Hamptonite and Pink Floyd co-founder Roger Waters premiered his new film Roger Waters: The Wall at the Toronto International Film Festival on Saturday, September 6.
The movie, by Waters and Sean Evans, chronicles his epic world concert tour The Wall Live, during which he performed Pink Floyd’s masterful 1979 album The Wall in its entirety for the first time since his 1990 “Live in Berlin” concert. Called [in The Daily Mail] one of the “most ambitious and complex rock shows ever staged,” the sold out tour went on for three years, from 2010–2013, it cost some $60 million to produce and is credit with being the As of 2013, the tour holds the highest grossing tour for a solo musician, surpassing fellow Hamptonite Madonna, who held the record before 2013.
Speaking at the premiere on Saturday, which was also his 71st birthday, Waters said the movie was more than a concert documentary. “It’s a protest movie,” Waters explained.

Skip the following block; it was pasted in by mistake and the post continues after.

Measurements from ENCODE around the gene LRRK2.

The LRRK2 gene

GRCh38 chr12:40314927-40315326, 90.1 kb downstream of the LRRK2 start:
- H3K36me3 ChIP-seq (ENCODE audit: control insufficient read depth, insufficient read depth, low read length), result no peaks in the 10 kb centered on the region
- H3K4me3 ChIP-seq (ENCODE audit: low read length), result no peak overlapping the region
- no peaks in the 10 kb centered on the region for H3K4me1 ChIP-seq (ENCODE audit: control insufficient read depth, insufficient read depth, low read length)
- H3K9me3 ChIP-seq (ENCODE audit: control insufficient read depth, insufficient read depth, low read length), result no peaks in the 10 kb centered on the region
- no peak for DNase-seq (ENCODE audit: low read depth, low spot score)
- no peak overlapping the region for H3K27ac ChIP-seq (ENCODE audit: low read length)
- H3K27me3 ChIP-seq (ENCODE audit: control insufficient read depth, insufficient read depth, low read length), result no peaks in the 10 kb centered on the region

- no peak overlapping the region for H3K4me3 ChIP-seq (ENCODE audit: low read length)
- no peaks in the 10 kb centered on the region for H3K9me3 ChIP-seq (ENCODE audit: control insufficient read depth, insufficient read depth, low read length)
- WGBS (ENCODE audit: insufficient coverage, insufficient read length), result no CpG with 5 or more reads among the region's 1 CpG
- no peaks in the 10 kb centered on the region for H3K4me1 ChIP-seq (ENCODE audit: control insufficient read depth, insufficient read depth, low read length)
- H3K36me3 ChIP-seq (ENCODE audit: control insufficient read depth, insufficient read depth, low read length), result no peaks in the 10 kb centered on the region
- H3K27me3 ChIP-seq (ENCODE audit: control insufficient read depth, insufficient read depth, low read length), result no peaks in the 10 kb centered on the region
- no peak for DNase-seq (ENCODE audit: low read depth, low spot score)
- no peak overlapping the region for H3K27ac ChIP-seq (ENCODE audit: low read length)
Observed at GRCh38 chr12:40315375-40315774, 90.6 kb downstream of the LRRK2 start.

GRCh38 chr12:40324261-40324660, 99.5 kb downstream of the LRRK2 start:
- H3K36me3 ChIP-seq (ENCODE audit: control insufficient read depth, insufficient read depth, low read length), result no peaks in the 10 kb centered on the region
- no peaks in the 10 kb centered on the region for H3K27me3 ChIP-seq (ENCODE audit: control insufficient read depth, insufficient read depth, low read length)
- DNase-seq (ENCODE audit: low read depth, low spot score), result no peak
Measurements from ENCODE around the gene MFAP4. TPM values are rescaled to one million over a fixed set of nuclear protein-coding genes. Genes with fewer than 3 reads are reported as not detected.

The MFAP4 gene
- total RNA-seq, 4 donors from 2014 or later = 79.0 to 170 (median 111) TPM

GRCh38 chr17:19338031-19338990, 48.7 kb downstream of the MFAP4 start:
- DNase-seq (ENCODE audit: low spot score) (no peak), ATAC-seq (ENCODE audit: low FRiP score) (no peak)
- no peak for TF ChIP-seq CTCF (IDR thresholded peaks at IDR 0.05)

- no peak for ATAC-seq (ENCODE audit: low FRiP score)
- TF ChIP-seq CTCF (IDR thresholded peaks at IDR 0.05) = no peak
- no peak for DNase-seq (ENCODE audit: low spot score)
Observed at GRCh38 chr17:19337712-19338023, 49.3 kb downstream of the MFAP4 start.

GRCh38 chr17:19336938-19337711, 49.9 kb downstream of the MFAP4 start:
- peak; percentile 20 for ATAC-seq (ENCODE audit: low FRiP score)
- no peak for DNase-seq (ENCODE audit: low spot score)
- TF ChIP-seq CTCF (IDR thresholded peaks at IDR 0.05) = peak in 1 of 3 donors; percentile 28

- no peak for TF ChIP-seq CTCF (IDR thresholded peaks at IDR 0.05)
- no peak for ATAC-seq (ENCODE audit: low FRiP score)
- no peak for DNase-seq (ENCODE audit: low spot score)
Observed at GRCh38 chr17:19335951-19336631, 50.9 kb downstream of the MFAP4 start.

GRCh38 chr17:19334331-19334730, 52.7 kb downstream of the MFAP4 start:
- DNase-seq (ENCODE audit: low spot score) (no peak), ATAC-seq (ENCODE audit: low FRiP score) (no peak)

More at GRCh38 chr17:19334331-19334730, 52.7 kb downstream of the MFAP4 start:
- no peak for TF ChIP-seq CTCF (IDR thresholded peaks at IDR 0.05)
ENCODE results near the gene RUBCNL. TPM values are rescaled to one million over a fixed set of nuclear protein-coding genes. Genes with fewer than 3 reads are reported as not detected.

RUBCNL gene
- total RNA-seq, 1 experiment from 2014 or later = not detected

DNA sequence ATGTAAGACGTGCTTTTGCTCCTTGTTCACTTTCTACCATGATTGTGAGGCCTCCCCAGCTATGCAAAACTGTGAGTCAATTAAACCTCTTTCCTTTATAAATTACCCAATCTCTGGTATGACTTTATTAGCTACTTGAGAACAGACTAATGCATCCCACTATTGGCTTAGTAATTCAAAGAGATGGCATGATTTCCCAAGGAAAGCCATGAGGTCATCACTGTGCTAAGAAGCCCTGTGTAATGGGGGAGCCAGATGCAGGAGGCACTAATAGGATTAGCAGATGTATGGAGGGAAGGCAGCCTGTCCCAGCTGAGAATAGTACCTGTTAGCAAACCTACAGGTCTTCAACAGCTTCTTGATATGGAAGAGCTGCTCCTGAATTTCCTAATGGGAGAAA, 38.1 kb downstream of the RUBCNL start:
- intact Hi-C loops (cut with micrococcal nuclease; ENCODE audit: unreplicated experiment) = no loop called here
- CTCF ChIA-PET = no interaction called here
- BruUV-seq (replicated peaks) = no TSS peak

The 133-minute film features all 26 songs from The Wall, but Waters also uses the platform to send out a powerful anti-war message through footage of him visiting various war memorials and cemeteries. Among them, the rock icon visits the grave of his grandfather, who died in World War I, and the battlefield where his father was killed in 1944 while fighting in World War II.
The Wall, in all its incarnations—including the 1982 live-action/animation movie starring Bob Geldof—has always spoke to the horrors of war, and Waters has been quite direct in admonishing the growth of our military-industrial complex, the painful cost of using violence to solve problems and the madness of sacrificing so many lives in the process.
At its TIFF premiere, the film received a standing ovation from fans and the audience sang “Happy Birthday” to Waters when he appeared onstage, but as of Tuesday, September 9, Roger Waters: The Wall had yet to find a distributor.
Featured photo courtesy of Nicolás Lope de Barrios (Flickr Creative Commons: flickr.com/photos/nico_/6999724096/)